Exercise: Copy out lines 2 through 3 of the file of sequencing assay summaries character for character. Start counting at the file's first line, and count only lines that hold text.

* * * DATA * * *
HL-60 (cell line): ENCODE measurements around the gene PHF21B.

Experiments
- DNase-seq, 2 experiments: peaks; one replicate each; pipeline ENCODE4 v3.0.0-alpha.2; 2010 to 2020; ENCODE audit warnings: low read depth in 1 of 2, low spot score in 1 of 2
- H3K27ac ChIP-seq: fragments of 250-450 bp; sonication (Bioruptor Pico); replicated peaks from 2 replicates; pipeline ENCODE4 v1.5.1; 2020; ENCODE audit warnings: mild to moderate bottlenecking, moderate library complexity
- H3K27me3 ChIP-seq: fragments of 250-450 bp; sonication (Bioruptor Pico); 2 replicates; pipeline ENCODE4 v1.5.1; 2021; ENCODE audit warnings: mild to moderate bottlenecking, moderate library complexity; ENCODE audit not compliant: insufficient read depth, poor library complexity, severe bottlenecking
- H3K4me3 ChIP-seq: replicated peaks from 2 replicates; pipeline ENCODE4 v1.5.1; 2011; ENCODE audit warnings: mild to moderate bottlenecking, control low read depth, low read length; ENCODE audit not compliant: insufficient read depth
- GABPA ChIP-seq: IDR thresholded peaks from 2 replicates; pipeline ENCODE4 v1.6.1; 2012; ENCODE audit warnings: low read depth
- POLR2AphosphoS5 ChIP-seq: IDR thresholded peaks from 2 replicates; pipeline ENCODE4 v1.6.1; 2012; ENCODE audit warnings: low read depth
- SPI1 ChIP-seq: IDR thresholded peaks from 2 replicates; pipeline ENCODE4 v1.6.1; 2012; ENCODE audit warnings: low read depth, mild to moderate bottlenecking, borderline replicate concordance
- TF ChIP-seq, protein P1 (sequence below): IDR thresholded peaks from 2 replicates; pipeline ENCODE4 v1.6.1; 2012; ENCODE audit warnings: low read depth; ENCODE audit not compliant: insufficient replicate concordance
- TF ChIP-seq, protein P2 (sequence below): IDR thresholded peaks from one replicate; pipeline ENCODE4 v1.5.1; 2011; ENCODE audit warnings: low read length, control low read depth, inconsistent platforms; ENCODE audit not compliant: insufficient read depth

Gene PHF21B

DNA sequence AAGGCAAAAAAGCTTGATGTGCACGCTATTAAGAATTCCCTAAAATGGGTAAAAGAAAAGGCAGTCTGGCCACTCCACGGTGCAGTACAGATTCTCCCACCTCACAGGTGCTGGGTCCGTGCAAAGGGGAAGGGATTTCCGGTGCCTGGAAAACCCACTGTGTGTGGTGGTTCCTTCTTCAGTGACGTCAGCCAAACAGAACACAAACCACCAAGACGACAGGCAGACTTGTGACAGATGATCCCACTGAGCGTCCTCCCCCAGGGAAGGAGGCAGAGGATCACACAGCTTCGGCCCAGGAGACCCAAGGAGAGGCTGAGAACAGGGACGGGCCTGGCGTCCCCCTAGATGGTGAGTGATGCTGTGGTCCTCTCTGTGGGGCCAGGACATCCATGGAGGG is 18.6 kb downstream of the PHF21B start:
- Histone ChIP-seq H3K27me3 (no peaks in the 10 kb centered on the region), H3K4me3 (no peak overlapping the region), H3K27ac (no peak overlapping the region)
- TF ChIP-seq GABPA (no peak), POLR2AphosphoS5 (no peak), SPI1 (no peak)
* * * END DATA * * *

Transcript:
Experiments
- DNase-seq, 2 experiments: peaks; one replicate each; pipeline ENCODE4 v3.0.0-alpha.2; 2010 to 2020; ENCODE audit warnings: low read depth in 1 of 2, low spot score in 1 of 2